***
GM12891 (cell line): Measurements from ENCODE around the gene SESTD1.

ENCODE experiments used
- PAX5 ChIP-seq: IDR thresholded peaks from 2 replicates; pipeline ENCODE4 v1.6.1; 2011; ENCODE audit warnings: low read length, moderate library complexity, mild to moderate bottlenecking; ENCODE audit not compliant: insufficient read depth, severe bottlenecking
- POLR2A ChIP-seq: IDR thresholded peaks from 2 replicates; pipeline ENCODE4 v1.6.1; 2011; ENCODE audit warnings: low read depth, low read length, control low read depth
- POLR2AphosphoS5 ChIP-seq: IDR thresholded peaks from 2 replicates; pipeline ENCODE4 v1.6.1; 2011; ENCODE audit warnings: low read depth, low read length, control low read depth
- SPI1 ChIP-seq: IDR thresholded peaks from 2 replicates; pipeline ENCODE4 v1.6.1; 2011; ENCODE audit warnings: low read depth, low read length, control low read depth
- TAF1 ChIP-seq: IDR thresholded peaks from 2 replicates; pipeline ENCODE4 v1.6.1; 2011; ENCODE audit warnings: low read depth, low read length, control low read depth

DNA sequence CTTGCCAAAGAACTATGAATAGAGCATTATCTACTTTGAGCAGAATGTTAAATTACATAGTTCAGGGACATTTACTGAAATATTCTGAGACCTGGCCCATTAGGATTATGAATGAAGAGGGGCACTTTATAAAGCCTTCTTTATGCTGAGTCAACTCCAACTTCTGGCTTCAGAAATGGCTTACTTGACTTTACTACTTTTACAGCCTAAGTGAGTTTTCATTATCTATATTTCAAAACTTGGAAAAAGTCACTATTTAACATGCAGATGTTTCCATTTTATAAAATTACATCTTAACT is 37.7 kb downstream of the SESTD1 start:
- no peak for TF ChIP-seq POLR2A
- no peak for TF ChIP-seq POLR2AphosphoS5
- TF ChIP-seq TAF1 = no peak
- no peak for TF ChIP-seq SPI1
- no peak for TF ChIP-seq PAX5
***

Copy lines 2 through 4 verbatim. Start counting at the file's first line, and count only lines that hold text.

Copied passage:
ENCODE experiments used
- PAX5 ChIP-seq: IDR thresholded peaks from 2 replicates; pipeline ENCODE4 v1.6.1; 2011; ENCODE audit warnings: low read length, moderate library complexity, mild to moderate bottlenecking; ENCODE audit not compliant: insufficient read depth, severe bottlenecking
- POLR2A ChIP-seq: IDR thresholded peaks from 2 replicates; pipeline ENCODE4 v1.6.1; 2011; ENCODE audit warnings: low read depth, low read length, control low read depth